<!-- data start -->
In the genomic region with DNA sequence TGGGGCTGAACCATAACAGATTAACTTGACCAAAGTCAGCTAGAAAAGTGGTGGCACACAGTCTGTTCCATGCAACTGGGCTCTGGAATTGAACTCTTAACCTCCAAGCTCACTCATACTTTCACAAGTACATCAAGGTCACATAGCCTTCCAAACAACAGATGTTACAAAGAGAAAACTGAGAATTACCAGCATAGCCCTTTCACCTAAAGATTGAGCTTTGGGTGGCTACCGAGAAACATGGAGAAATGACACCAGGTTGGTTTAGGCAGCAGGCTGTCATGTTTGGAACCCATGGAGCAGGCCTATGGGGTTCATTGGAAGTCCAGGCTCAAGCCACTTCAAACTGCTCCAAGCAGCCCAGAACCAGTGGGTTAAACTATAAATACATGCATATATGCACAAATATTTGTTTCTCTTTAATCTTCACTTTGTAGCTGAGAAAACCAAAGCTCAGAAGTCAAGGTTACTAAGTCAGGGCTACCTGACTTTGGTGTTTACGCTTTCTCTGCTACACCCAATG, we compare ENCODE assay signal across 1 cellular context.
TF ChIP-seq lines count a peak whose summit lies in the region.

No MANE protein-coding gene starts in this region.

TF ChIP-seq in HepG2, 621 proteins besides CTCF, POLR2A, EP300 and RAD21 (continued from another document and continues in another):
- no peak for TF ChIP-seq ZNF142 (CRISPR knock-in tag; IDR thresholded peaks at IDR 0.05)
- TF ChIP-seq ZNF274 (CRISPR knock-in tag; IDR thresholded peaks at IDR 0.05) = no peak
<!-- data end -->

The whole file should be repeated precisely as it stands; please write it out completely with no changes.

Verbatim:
In the genomic region with DNA sequence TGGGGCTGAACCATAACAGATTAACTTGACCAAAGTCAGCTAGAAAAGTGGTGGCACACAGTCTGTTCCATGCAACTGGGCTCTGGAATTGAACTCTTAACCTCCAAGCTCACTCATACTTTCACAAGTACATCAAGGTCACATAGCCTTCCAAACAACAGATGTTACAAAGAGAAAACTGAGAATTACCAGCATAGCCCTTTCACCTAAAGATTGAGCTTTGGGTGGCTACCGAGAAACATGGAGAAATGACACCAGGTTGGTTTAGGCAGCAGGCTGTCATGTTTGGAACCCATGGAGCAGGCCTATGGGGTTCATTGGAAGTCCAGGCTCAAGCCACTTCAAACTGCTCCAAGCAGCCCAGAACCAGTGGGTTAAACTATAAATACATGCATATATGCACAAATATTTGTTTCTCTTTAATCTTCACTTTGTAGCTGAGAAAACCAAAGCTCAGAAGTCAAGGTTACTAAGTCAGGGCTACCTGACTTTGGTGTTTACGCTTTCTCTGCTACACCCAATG, we compare ENCODE assay signal across 1 cellular context.
TF ChIP-seq lines count a peak whose summit lies in the region.

No MANE protein-coding gene starts in this region.

TF ChIP-seq in HepG2, 621 proteins besides CTCF, POLR2A, EP300 and RAD21 (continued from another document and continues in another):
- no peak for TF ChIP-seq ZNF142 (CRISPR knock-in tag; IDR thresholded peaks at IDR 0.05)
- TF ChIP-seq ZNF274 (CRISPR knock-in tag; IDR thresholded peaks at IDR 0.05) = no peak